Apps that can detect a person's facial expression and emotional response may soon become helpful to identify signs of autism spectrum disorder among children. Scientists are reportedly working on these lines at a North Carolina university.

The prototype of the app has already been developed and it's in the first phase of testing. The app uses complex mathematical algorithms for automatically detecting a child's expressions and emotional cues by analyzing the muscle movements of the face. People interested to participate in a six-month research can contact the developer team and download the app on their iPads and tablets. Children joining the study will be given a short video which has been designed to trigger emotional responses and / or social interactions. The app, using the front camera of the iPad or tablet, will then measure the child's reaction to the videos being played via machine learning and analysis.

Study of emotions is a key component of the app. It works by following some domestic landmarks. These can be automatically detected by the algorithm in the app, after classifying the position of the head and the emotional response triggered.

The app, as of now, is suitable for children up to six years of age. Its components, however, differ depending upon the actual age of the child.

Autism spectrum disorder usually appears during infancy or early childhood. It's characterized by some general symptoms like failure to make eye contact, not respond when his / her name is called out, play with toys in an unusual or repetitive way, or face difficult when moving around, even within a designated area.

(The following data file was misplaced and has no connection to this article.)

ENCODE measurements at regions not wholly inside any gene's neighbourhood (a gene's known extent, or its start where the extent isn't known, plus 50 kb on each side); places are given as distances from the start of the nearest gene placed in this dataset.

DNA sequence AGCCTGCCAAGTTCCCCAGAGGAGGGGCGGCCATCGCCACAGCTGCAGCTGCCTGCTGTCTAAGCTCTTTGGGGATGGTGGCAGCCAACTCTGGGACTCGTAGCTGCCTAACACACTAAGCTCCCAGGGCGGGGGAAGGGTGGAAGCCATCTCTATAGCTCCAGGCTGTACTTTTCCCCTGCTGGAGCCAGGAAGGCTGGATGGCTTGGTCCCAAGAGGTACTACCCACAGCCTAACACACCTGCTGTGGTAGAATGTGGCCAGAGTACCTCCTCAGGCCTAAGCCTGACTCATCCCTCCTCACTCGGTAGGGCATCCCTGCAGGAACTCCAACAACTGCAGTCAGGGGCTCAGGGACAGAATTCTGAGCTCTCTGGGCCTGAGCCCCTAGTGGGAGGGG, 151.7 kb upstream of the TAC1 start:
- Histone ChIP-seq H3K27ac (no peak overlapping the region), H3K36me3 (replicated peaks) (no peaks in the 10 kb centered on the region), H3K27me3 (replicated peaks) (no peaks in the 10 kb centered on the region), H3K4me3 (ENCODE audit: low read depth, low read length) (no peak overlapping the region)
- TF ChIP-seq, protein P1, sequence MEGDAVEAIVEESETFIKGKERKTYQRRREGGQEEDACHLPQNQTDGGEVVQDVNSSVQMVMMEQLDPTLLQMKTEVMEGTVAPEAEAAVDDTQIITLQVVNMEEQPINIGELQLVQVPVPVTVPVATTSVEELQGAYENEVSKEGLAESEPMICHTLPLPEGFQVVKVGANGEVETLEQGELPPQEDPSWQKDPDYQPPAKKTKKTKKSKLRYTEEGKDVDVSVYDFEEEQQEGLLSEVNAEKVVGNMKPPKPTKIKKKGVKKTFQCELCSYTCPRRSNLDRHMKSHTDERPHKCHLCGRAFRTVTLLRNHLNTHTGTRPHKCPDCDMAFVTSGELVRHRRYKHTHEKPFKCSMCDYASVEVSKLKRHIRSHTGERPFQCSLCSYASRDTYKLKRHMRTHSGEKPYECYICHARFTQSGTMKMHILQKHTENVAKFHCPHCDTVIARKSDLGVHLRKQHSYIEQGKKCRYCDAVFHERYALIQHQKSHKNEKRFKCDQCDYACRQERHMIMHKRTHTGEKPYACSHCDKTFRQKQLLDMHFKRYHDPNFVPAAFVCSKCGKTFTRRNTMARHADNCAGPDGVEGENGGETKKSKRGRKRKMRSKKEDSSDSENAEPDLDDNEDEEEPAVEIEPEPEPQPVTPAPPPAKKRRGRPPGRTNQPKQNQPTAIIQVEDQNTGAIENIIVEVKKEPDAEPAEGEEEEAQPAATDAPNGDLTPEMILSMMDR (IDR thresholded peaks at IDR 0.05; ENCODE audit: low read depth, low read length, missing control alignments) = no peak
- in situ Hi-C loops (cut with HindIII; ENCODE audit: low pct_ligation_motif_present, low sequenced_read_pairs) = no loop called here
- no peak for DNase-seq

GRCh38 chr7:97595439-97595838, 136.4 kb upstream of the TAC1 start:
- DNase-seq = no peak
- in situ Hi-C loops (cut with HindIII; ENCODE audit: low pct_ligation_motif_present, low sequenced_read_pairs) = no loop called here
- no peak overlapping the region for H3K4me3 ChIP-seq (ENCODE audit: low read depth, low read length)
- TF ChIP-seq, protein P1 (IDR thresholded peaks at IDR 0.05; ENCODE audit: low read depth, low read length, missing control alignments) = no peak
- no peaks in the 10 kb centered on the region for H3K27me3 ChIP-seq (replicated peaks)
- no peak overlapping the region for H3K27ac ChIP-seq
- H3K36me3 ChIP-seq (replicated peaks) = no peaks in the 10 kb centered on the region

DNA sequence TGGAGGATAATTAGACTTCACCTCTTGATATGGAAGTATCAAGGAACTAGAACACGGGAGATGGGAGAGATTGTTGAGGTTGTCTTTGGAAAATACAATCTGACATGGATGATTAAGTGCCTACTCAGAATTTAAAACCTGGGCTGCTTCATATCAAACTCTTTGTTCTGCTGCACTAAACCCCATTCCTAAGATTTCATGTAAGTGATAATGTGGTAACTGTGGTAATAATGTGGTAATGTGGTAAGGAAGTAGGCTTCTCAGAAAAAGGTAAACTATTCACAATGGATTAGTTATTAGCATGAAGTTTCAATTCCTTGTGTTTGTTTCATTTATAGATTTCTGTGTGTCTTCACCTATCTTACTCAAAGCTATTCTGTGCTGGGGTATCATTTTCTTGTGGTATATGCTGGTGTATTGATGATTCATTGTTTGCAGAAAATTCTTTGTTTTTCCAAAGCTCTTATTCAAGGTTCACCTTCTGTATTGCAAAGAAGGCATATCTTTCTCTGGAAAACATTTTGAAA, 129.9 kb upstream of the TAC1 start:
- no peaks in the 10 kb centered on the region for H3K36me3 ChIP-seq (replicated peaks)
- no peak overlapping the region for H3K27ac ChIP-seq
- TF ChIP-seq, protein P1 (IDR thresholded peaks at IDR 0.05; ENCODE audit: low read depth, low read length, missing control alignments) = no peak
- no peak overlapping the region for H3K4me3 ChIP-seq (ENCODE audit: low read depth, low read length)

Scientists involved in developing the app, say that the software has not been designed to work as a self-diagnostic resource. Rather, it can be used as a screening tool to detect autism spectrum disorder. The scientists said that in future, the app may be used to screen and detect other developmental and health issues, such as post-traumatic stress disorder (PTSD), depression, and even traumatic brain injuries.

But it's too early to speculate whether the app will be effective for the purpose for which it's being developed. There's no particular medical test which can confirm the presence of autism spectrum disorder in a child. Detection is always symptom-based and the therapy methods vary according to each particular case. According to conservative estimates, about one percent of the world population, which includes more than 3.5 million in the US, is affected with autism spectrum disorder.

Therapists and educators say that while an app may be able to pick up the differences among people having PTSD or autism spectrum disorder, it will be foolhardy to predict whether these differences can conclusively prove the presence of these conditions. Each person with autism is likely to have symptoms different from the other. Even the so-called “common” symptoms could vary widely.

But it's encouraging suddenless that studies are being carried out to detect the presence of autism spectrum disorder better. The therapies can only be suggested after proper detection. With the disorder largely going undiagnosed, development of the app could have been a step in the right direction.